All being well, we’re hoping to get in a morning’s bricklaying tomorrow.  We’ve marked the places where the ornamental bricks are to go, so that’s what we’ll start on.  Well, Dave will, I’ve got some other bricks to lay.

I’m not sure that I ever told you the end of the story about the fire in Yagnub – it turned out that it wasn’t a grudge against the landlord after all, and that the flat was empty but was not unoccupied.  Apparently, a young woman lives there, she had a disagreement with her boyfriend just before going on holiday.  So, in spite, he broke in and set fire to all her stuff.  He was arrested the next day.  I should add, of course, because the case hasn’t come to court yet, “allegedly”.  The butchery was shut for a week but is open again now and there’s scaffolding up, I saw the builder and the landlord there on Saturday.  The landlord looked harassed, poor chap.

English cherries now finished, but the first apples are in, and there are plenty of plums.  We had some gorgeous local raspberries this evening.

We seem to have some fairly hefty fairies in the garden, who have arranged some of the logs into a ring to dance in.  Or whatever fairies do in rings.

Z and T

I went to visit a friend today, who was holding a tea party.  Of the eight of us, our hostess is in her nineties, one of the guests will be ninety next April, one is about sixty and the rest, except me, are in their seventies and eighties.  It was lovely.  They are all dear friends and I’ve never cared about age, I’d have been just as comfortable if they’d been young enough to be my children, rather than a generation above.

I was thinking about our friends Len and Laura.  Wink invited them to Sunday lunch … they left after breakfast on Monday!  His 60th birthday is the day before my 57th, she has just had her 70th.  They married the same year as the Sage and I did – he was still 22 and she was 33 with three children from two marriages*.  They came, with his parents, to a dinner party my mother held, and someone asked her how old her daughter was – “thirteen” said Laura brightly, not mentioning her older son, or her younger daughter.  The expression on the face of the asker was priceless.  Laura looked quite ten years younger than she was and the answer was completely unexpected.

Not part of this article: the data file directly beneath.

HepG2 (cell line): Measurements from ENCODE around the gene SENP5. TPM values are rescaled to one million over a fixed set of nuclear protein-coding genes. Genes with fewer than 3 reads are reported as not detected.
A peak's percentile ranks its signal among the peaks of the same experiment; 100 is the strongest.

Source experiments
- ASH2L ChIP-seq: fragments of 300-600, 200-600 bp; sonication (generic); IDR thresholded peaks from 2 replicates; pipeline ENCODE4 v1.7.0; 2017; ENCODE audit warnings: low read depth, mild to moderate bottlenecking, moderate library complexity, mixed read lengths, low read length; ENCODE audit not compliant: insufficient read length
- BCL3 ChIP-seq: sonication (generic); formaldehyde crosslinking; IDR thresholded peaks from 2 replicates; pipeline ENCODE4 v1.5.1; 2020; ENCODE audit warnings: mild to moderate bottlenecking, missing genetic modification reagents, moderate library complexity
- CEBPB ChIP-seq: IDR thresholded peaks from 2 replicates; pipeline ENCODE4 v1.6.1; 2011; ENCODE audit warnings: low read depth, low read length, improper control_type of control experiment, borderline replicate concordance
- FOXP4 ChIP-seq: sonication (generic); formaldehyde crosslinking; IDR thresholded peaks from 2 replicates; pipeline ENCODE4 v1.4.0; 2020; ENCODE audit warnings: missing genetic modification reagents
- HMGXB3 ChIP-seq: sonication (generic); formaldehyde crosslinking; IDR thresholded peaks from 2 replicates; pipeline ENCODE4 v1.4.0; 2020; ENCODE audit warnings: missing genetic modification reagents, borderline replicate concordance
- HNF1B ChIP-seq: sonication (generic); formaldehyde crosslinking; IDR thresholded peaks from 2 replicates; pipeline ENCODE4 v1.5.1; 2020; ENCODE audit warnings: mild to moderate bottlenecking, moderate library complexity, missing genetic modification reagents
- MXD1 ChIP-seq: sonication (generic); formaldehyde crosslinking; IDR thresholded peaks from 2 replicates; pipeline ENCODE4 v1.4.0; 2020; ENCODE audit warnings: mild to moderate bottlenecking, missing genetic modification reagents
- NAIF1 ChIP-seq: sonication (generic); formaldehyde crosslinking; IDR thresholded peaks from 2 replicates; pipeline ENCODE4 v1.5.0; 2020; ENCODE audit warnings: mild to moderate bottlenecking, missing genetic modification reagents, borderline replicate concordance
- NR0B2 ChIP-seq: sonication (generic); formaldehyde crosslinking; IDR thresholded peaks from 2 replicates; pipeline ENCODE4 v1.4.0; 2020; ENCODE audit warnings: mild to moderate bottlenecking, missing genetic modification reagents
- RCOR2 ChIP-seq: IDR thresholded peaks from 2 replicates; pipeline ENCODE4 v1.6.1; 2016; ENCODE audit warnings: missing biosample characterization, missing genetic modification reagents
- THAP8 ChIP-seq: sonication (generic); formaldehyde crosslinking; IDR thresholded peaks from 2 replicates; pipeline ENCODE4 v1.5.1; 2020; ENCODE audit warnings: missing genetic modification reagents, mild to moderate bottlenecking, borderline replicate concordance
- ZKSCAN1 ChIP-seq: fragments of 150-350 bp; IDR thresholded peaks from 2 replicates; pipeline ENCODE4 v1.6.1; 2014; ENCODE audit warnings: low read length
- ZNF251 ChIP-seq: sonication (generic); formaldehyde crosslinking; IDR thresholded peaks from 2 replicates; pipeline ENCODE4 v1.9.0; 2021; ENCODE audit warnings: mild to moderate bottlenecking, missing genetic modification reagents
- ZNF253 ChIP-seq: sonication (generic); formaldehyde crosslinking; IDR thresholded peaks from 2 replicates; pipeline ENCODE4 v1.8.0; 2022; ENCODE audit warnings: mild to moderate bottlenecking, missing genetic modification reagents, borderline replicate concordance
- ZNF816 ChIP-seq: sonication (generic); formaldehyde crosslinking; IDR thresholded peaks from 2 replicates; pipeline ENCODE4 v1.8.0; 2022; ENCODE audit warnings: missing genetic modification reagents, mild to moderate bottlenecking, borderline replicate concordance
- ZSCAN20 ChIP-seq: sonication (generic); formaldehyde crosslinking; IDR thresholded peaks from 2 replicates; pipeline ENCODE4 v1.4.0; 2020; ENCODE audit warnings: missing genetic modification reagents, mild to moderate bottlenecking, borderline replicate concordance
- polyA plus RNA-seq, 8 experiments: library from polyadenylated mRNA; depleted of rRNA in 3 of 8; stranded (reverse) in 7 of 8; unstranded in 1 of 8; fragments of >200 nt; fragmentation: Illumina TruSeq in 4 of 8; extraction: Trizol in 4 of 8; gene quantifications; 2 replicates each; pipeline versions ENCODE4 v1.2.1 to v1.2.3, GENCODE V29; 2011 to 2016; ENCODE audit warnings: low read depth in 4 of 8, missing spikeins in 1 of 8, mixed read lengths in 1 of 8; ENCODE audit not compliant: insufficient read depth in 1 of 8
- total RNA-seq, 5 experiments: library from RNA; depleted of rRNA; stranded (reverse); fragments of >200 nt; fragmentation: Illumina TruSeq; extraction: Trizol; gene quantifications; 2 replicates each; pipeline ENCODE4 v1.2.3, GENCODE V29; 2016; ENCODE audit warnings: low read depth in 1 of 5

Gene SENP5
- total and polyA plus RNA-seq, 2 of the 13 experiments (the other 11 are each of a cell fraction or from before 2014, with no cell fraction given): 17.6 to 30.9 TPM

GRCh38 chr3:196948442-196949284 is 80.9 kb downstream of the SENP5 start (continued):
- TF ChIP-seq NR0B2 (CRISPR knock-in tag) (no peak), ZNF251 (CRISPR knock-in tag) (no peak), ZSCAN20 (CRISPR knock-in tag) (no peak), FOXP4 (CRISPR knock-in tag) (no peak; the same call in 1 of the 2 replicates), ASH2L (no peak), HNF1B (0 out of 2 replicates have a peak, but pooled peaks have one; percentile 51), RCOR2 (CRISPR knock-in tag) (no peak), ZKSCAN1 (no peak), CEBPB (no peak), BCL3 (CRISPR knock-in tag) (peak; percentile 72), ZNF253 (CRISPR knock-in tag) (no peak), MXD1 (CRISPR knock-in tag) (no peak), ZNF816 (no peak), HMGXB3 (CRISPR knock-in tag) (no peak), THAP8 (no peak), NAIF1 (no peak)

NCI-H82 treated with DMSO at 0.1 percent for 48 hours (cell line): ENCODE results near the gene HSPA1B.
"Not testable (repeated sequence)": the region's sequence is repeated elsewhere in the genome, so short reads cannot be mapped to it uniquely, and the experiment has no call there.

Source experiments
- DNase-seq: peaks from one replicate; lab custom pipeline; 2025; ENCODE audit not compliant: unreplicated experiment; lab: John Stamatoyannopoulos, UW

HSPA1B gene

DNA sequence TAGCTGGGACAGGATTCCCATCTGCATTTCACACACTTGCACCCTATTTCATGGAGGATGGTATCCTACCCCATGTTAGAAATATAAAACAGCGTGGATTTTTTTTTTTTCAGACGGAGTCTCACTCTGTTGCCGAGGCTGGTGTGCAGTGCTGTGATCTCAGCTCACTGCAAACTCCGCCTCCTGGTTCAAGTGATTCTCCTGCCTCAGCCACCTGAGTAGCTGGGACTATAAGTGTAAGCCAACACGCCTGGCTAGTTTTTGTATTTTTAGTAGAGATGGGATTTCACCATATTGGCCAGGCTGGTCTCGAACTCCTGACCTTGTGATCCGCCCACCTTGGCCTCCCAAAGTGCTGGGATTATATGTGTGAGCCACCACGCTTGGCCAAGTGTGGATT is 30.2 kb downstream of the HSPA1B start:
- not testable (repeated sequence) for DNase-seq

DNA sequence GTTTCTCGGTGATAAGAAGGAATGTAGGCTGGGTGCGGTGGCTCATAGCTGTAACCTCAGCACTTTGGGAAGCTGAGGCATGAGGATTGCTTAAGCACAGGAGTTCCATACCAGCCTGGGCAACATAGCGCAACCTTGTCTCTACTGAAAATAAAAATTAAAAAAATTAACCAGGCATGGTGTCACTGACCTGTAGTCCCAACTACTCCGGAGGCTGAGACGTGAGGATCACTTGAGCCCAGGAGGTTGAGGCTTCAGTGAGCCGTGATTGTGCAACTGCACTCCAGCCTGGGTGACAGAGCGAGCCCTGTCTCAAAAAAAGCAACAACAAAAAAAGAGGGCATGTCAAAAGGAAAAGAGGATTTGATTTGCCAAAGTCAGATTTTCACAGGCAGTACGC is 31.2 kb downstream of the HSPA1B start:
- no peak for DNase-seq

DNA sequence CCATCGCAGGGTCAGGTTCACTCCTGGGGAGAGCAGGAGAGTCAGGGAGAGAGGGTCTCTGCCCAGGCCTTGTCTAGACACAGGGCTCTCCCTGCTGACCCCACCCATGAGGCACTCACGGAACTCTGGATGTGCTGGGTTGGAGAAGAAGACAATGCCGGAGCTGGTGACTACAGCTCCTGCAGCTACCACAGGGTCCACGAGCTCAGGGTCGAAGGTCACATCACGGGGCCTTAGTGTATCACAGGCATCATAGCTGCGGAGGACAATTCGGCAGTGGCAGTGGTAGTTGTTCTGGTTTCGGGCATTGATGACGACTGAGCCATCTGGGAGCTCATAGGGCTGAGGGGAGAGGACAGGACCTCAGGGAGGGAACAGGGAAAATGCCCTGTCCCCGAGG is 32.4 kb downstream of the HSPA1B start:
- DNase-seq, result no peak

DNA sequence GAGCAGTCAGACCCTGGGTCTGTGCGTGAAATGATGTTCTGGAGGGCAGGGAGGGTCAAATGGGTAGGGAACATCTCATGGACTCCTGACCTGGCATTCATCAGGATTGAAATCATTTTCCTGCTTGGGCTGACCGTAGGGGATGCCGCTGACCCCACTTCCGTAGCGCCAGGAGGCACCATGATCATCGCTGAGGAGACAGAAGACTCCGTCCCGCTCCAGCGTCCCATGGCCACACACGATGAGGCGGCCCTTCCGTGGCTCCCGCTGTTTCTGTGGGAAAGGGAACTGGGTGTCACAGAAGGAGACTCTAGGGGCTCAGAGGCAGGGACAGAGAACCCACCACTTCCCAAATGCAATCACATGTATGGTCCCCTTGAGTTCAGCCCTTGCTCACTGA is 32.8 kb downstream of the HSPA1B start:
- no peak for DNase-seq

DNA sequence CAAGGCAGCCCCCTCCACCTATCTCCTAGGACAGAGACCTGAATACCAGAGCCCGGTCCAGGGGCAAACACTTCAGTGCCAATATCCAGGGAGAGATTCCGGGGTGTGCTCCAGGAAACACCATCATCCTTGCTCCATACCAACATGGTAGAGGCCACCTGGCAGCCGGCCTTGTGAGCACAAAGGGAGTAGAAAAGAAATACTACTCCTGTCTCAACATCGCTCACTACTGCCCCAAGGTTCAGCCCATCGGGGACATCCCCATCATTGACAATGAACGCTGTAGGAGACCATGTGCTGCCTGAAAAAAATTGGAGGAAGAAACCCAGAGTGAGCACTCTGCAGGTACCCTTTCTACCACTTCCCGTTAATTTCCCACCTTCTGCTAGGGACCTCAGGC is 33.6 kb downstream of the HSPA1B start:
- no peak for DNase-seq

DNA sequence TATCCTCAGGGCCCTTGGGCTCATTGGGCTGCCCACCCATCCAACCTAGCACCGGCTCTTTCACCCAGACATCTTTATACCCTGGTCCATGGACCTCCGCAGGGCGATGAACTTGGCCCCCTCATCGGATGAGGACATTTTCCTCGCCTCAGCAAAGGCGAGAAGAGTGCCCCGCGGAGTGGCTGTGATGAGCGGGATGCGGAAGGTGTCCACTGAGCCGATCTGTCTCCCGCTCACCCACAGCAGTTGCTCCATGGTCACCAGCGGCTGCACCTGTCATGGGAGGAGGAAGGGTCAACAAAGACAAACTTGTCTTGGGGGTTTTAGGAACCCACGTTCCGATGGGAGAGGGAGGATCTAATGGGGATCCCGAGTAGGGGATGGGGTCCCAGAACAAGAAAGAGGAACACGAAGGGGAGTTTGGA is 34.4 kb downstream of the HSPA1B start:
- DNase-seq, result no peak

At the end of the evening, as they were all saying their goodbyes, I heard my mother saying quietly to Len “She’s lovely, don’t let her go.  You’re perfect together.”

My mother, bless her, was the very opposite of ageist and so, as a result, am I.  And, to do her total credit, Len’s mother, who was a lot more conventional, welcomed Laura into the family too (his father, *Uncle* Bob, was totally easy-going and would have anyway).  Their son is 30 this year and they run a business with their elder daughter – they both look years younger than they are and are obviously still completely united and happy together.

All of which has little to do with anything, except to say that I don’t care what age my friends are.

When I arrived home, Friend With Chainsaw was relaxing on the tree, having cut off some more bits, and cleared away the rest of the ivy, which brought home just how massive that trunk is.  If it were anywhere but right next to our drive, I’d say leave it to be climbed on, but as it is, we’ve somehow got to shift it.  It rather depends on whether or not the main trunk is hollow or not.  It could be a total bugger to move.

Pictures.  Here we go.  Taken on the iPhone.  As you know, iPhone cameras aren’t really the point of it.  But it gives the general idea.

*I know it isn’t correct to mix numerical words with numbers, but the sense still comes through, just bear with my bad use of language, hey darlings?

A family tradition

Zerlina has kept up a family tradition.  Weeza, Al, Ro and Squiffany all developed chickenpox over their birthdays (Pugsley caught it at the same time as Squiffany, so is the exception) and, soon after we all left yesterday, it was discovered that little z had spots.  Poxy spots.  She’s feeling quite all right, there are several in her hair and a few on her body but she’s not ill.  Phil has the week off, and today, when Zerlina was due to be at the childminder’s, was to have been His Day, a precious day all to himself, but as it was, he had to look after his little daughter while Weeza was at work.

We’ve marked out the placings for the ornamental bricks and, if it doesn’t rain, Dave will come over for a bricklaying session on Wednesday.  We’re also moving the regular bricks, with a mind to starting to clear the place where they are – also, we want to know just how many we’ve got left.  We’ve shifted 155 so far and have another whole pallet to go.  At the start, we had seven palletsful of bricks, so it seems we have done eleven fourteenths of the project.  More or less.


“Here comes the Sage” observes someone, as we were just preparing to leave the church.  “He’ll be coming to check I’m on my way,” I said confidently.  “We’re due to leave for Zerlina’s birthday party in half an hour.”  I was wrong.  He was coming to tell me something rather more surprising.

He’d gone off in his van to fetch the Sunday paper from the shop a couple of kilometres away (neater than a mile and a quarter, don’t you think?) and on his return, less than ten minutes later, he found his way blocked.